Systemic self-care activities that support sleep:
- Setting a bedtime alarm
- Buying new sheets (these sheets are the softest ever!)
- Rearranging your daily routine
- Discussing insomnia concerns with your doctor
- Upgrading your pillow
- Tracking your sleep using an app
- Doing an evening meditation
- Adding essential oils to your pillow (lavender is my favorite!)
Staying current with your health screenings and exams will help you address health concerns earlier. Knowing your health numbers, such as weight, glucose, cholesterol, and blood pressure, will help you adjust your habits and correct imbalances before they become irreversible chronic health conditions.
Unless you know where you stand, it will be impossible to know where to focus your self-care efforts. If you’re not up to date on your health screenings and exams, add that to your self-care to-do list right now.
Systemic self-care activities that support preventive care:
- Scheduling your annual health visits at the beginning of the year
- Getting a flu shot
- Quitting tobacco
- Requesting copies of your medical record
- Updating your first aid kit
- Making a list of questions to ask your doctor
- Opening a health savings account (HSA)
Using the 8 Dimensions of Self-Care Framework
The 8 Dimensions of Self-Care framework simplifies the healthy lifestyle design process. Using the 8-dimensional self-care pinwheel, you can easily develop a holistic self-care practice that supports the key areas of your life.
Here’s a quick overview of the 8 Dimensions of Self-Care:
- The Systemic Dimension of Self-Care: How you eat, move and rest
- The Emotive Dimension of Self-Care: How you express yourself
- The Luminescent Dimension of Self-Care: How you illuminate your inner truth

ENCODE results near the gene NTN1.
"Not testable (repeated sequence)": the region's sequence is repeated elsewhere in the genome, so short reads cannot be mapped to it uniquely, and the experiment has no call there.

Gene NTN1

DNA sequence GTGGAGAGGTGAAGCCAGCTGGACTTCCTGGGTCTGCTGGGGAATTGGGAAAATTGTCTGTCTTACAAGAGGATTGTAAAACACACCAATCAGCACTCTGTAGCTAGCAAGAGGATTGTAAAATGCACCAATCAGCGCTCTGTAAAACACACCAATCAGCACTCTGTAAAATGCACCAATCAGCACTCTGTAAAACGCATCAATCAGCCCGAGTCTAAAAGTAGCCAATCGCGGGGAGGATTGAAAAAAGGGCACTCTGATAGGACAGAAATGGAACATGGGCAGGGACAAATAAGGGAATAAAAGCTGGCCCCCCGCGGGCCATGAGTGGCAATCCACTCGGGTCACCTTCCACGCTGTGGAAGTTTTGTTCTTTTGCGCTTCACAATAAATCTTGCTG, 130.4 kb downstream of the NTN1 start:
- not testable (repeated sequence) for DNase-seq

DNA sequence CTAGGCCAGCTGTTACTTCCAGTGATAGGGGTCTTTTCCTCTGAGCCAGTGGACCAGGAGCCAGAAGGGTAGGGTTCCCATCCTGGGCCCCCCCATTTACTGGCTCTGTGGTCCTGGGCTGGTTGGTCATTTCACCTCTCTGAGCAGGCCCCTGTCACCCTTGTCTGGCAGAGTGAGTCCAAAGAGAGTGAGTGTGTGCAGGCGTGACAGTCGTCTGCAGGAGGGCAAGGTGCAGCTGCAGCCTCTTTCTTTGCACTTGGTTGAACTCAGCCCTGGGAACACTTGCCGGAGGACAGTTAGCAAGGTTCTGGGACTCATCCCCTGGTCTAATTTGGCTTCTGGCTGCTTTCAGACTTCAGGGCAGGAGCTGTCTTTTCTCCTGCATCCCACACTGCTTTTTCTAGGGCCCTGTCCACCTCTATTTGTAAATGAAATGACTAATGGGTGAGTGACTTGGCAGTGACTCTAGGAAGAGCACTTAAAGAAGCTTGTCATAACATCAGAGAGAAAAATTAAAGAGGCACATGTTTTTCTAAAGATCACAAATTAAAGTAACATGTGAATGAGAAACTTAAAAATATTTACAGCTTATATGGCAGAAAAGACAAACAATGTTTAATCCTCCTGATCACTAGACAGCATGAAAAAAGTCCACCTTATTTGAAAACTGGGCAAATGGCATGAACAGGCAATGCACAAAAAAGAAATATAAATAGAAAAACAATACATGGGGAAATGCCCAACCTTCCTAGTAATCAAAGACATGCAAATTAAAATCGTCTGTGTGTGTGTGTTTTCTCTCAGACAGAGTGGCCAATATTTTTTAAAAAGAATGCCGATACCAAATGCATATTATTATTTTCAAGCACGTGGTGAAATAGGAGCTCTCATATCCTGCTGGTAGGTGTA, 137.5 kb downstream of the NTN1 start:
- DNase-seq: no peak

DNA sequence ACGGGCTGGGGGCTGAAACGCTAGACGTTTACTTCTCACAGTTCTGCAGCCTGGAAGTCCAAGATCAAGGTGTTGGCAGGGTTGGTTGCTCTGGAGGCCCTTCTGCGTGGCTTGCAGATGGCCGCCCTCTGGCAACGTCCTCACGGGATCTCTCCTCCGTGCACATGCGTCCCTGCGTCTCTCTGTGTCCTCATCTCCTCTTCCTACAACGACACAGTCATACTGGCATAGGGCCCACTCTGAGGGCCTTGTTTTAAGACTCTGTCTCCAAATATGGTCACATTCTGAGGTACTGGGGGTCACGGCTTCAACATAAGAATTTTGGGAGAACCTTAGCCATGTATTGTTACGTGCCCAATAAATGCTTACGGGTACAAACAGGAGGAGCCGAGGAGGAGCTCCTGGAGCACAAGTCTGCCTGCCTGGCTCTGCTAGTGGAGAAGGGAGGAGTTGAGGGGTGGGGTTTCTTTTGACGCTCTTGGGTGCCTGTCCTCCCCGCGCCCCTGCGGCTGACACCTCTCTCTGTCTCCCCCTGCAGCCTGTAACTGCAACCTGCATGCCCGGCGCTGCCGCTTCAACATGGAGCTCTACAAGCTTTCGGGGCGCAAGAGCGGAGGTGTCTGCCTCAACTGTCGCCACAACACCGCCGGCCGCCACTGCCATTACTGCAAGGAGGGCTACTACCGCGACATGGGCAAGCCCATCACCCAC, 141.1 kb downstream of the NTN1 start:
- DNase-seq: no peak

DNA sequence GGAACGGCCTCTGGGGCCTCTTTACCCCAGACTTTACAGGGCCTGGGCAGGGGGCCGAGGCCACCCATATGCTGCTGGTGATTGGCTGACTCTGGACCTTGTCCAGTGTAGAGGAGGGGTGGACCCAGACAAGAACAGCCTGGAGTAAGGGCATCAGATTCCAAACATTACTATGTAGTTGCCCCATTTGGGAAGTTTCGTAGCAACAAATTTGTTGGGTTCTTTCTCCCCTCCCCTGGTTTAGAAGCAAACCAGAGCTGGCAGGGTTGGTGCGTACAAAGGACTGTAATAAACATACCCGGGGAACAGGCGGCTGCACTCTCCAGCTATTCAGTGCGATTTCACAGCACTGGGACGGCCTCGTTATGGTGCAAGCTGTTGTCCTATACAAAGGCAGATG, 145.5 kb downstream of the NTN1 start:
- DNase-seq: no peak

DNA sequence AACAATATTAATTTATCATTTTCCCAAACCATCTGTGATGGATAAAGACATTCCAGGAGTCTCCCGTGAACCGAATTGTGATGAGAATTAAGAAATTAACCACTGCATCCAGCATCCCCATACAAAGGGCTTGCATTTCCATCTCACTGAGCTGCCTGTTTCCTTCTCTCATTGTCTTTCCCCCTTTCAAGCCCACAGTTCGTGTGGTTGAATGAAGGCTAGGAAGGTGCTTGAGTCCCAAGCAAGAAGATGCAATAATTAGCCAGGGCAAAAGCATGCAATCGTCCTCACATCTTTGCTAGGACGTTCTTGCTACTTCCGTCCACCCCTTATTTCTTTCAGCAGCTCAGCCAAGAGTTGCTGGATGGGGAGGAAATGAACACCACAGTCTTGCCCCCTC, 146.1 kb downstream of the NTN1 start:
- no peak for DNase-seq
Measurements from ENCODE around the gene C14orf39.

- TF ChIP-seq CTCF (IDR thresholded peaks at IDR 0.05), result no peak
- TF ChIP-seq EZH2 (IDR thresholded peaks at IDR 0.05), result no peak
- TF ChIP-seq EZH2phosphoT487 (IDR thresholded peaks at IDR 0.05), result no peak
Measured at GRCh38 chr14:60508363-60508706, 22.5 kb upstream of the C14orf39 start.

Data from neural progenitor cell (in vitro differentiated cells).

- The Financial Dimension of Self-Care: How you allocate your resources
- The Cognitive Dimension of Self-Care: How you think
- The Aptitudinal Dimension of Self-Care: How you contribute to the world
- The Relational Dimension of Self-Care: How you connect with others
- The Environmental Dimension of Self-Care: How you harmonize with nature
If you’re looking for some structure to help bring self-care into your daily life, the Lifestyle Design Planner incorporates the 8 Dimensions of Self-Care framework and the Rate Your 8 self-care assessment tool into its daily planning pages. This makes it easier to prioritize and plan your self-care rituals.
How to Support Your Systemic Dimension of Self-Care
The Systemic Dimension of Self-Care plays an integral role in building and maintaining good health. To design a systemic self-care practice, choose specific self-care strategies that strengthen your physical well-being.
You may need to experiment with different forms of self-care to determine what is and what isn’t effective for you. Over time, you’ll be able to curate a collection of self-care activities that align with your needs and your personal brand.
When you consistently honor your body with nourishing foods, include physical activity in your daily routine, get sufficient amounts of restful sleep, and stay current with health screenings and exams, you can minimize your health risks and maximize the quality of your life.
What are your favorite systemic self-care activities? Share in the comments below.
Information on this website should not be interpreted as providing or replacing medical advice, diagnosis, or treatment. All content is intended for adults over the age of 18. LivingUpp is a participant in affiliate programs, which means we may earn a small commission from qualifying purchases on links to Amazon and other sites at no additional cost to you.
Originally published 3/20/2020